In this study, kefir intake for eight weeks caused an improvement in the skin condition of healthy subjects, quantitatively demonstrated by a significant decrease in transepidermal water loss and an increase in hydration on the forearm and forehead, compared to the control. Similar results were found in other in vivo studies evaluating the effect of ingested specific probiotic strains (Lactobacillus and Bifidobacterium species) in human adults with healthy skin. Furthermore, their data also showed a significant decrease in the scoring atopic dermatitis (SCORAD) index in the kefir ingestion group compared to controls, with the level of AD severity changing from severe to mild, which reflects a notable clinical improvement.
Exactly how the gut microbiome is related to skin inflammation and influences the pathophysiology mechanism of skin disorders is still under investigation. Many studies have shown a two-way relationship between gut and skin associated with GI health and skin homeostasis and allostasis. Most of the articles agree that Bifidobacterium plays an essential role as anti-inflammation bacteria, and Proteobacteria and Enterobacteria impact inflammation in inflammatory skin disorders. Akkermansia may also be an important mediator – what is recognised is that SCFA’s generated by the microbial fermentation of dietary fibre are significant mediators.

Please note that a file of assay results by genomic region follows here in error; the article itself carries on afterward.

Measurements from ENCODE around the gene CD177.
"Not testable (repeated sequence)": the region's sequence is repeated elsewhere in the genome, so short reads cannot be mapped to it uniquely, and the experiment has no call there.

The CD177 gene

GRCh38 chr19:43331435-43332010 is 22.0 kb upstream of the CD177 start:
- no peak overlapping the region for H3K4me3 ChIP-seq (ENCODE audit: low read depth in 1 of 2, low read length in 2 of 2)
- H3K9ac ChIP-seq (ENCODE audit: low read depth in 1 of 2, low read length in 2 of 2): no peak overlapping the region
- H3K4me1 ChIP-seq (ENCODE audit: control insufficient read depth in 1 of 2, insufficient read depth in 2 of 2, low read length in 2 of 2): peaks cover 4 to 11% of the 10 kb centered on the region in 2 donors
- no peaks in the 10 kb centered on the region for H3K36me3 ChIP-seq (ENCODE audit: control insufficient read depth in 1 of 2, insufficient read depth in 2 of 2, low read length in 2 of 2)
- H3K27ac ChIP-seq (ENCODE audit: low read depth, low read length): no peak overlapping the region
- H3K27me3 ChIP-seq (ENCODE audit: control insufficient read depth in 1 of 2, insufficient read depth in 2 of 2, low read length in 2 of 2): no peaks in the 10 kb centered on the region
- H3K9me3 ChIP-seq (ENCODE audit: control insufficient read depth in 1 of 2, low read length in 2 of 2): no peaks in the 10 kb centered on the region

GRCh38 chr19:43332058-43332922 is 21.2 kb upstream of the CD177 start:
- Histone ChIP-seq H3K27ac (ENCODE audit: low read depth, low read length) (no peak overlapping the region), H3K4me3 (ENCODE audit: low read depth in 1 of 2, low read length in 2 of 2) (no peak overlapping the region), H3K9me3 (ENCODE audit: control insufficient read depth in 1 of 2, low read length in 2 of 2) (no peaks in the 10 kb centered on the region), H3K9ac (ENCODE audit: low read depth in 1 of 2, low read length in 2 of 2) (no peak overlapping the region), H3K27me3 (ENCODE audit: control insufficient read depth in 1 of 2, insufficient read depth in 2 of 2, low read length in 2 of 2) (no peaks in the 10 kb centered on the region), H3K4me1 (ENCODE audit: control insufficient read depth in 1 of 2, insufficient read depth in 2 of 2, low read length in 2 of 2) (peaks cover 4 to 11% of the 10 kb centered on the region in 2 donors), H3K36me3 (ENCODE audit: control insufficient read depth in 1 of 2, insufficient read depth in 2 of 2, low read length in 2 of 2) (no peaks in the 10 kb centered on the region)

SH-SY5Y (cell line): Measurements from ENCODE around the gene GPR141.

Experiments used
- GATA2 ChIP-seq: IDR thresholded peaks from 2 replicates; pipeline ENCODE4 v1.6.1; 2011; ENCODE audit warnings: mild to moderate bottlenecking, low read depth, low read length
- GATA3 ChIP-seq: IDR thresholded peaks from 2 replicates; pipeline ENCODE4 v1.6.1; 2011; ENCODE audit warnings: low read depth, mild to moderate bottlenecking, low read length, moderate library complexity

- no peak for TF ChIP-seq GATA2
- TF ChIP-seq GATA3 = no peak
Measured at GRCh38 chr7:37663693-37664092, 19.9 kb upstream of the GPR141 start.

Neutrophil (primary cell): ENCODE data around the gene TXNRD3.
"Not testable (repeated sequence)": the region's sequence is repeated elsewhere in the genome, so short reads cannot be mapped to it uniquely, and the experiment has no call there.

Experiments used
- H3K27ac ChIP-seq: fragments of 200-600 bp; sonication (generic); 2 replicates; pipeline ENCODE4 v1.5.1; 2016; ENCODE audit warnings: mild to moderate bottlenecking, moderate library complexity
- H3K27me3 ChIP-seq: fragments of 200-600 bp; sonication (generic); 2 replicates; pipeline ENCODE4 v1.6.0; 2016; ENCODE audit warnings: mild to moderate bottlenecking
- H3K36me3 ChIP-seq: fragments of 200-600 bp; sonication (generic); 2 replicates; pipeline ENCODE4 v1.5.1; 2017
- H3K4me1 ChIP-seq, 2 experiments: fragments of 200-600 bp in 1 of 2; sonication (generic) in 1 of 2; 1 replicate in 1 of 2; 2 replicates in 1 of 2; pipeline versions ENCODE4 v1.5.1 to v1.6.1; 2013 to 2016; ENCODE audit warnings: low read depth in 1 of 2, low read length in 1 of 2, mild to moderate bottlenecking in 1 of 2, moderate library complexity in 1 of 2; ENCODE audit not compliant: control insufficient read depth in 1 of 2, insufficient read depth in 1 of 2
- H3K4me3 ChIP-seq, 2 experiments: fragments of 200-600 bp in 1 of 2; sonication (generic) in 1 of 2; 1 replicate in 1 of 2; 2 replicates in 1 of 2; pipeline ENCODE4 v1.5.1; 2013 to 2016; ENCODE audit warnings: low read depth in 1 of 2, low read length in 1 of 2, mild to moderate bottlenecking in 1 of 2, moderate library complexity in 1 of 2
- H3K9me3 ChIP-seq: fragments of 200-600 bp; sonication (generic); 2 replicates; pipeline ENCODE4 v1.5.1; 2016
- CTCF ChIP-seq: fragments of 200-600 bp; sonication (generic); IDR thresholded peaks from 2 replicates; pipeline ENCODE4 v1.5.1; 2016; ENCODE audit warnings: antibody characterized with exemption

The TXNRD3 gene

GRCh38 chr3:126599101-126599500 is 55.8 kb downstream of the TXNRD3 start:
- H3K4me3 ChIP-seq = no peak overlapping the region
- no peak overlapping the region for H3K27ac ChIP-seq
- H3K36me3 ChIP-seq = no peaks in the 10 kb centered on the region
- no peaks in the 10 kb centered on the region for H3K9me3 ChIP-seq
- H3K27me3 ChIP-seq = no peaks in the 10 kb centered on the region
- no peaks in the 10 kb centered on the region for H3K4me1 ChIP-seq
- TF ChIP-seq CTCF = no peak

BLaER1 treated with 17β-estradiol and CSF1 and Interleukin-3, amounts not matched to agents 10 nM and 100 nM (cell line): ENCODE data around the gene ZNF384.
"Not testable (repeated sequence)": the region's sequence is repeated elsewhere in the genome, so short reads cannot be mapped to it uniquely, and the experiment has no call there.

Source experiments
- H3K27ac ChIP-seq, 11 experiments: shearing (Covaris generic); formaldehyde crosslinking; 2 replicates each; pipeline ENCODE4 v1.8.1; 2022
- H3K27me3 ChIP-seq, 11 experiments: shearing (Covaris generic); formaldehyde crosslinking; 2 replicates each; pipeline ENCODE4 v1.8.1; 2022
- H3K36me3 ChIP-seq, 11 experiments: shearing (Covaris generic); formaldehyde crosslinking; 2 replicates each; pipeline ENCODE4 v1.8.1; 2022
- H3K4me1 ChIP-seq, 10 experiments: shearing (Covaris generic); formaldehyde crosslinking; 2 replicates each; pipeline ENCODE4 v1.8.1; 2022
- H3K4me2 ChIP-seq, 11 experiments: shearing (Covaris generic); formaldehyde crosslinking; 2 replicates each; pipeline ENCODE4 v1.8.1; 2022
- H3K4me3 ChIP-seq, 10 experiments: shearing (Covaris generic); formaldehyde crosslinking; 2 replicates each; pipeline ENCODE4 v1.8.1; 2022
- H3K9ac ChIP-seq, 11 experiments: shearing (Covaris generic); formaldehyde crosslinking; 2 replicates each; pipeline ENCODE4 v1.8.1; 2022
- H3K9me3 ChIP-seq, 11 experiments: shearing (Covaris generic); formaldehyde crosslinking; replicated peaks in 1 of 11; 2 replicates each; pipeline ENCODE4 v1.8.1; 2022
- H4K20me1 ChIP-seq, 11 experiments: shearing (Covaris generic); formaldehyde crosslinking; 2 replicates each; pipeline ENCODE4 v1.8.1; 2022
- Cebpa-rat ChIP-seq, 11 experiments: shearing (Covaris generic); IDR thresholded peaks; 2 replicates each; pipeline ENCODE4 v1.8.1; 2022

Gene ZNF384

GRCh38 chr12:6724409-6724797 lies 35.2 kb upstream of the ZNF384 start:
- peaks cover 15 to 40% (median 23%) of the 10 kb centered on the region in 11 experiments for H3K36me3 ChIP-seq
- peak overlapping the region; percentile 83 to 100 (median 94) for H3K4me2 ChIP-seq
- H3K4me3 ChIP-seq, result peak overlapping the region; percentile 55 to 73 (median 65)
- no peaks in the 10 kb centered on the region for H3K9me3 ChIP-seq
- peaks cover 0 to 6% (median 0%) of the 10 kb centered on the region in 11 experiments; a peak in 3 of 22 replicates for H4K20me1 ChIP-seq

To keep healthy and to resolve unhealthy skin the use of butyrate and the generation of SCFAs represents a safe and useful therapeutic option. Among SCFAs, butyrate suppresses immune responses by inhibiting cytokines and inflammatory cell production, and through the HDAC inhibition promotes Tregs proliferation, the main cells involved in many physiologic functions of the skin, such as hair follicle regulation, stem cell differentiation, and wound healing.
Over the last two decades, considerable progress has been achieved. From initial clinical observations to more mechanistic approaches, the field of gut microbiota and health including skin health is evolving to irrefutable causal links. However, there are still numerous studies that claim causality when in fact only correlations are being demonstrated. Moving from correlation to causality remains an important and required step to better design putative interventions based on the modulation of the gut microbiota or by using specific active compounds.
As Mark Twain is alleged to have said, untangling people from the notion that there is no relationship between diet and skin health may take some time, indeed the studies to date have strong indications of the inter-relationship across skin conditions and ages. But as probiotics can have differing outcomes depending on many social and environmental factors it comes to the importance of individualised therapy.